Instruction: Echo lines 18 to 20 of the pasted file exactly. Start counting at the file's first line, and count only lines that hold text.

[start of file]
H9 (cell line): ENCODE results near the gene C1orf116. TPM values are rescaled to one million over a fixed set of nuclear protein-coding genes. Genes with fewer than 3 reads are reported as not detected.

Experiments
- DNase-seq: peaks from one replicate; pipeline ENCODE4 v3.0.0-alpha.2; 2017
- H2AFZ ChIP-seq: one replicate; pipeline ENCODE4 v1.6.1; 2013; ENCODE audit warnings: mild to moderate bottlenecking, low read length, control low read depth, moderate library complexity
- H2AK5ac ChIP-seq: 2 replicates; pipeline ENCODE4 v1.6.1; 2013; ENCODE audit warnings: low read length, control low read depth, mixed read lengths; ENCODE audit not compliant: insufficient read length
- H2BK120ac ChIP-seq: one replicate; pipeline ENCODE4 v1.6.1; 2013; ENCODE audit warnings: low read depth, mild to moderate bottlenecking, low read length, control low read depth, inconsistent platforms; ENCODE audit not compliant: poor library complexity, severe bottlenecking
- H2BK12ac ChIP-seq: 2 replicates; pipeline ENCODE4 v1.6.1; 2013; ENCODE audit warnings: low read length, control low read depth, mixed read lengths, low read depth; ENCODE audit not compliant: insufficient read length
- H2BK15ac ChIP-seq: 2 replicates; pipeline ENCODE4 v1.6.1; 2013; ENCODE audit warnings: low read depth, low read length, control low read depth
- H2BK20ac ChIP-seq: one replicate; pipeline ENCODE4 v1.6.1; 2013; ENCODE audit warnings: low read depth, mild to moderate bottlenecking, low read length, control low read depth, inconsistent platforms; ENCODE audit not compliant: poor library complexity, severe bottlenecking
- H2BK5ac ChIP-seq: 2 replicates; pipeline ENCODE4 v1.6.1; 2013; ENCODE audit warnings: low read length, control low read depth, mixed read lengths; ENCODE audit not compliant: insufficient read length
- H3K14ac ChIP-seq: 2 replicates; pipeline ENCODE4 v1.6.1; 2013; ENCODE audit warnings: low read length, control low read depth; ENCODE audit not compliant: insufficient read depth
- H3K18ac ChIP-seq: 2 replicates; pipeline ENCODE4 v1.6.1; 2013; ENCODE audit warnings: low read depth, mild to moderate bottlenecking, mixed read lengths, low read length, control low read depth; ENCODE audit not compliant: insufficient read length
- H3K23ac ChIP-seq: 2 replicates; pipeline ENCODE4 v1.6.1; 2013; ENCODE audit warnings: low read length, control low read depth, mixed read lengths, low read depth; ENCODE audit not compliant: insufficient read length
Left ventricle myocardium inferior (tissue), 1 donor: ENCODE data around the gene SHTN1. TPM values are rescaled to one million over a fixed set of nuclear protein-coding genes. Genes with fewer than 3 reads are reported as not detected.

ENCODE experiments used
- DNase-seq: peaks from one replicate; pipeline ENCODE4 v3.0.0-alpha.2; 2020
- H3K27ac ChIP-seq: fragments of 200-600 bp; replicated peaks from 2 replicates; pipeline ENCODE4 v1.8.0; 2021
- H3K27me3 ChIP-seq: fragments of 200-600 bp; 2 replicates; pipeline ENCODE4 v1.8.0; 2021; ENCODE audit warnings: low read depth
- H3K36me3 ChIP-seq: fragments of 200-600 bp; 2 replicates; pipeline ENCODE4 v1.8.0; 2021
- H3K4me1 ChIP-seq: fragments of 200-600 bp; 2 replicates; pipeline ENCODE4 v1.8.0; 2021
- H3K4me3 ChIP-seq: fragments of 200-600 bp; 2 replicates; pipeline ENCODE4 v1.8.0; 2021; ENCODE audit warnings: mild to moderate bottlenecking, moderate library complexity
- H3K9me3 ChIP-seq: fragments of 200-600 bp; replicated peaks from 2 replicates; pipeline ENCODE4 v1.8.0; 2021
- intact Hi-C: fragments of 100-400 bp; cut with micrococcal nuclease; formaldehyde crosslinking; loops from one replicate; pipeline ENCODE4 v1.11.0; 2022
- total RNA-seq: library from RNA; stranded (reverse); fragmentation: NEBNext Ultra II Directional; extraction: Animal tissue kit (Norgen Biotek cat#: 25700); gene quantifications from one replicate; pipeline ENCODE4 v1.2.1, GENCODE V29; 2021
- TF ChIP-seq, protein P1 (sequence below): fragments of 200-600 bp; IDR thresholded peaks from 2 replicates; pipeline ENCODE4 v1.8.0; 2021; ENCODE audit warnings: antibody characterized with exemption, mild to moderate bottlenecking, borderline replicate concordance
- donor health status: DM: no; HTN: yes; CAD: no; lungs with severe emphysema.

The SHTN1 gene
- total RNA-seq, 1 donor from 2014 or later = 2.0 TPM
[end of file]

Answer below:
- H3K27me3 ChIP-seq: fragments of 200-600 bp; 2 replicates; pipeline ENCODE4 v1.8.0; 2021; ENCODE audit warnings: low read depth
- H3K36me3 ChIP-seq: fragments of 200-600 bp; 2 replicates; pipeline ENCODE4 v1.8.0; 2021
- H3K4me1 ChIP-seq: fragments of 200-600 bp; 2 replicates; pipeline ENCODE4 v1.8.0; 2021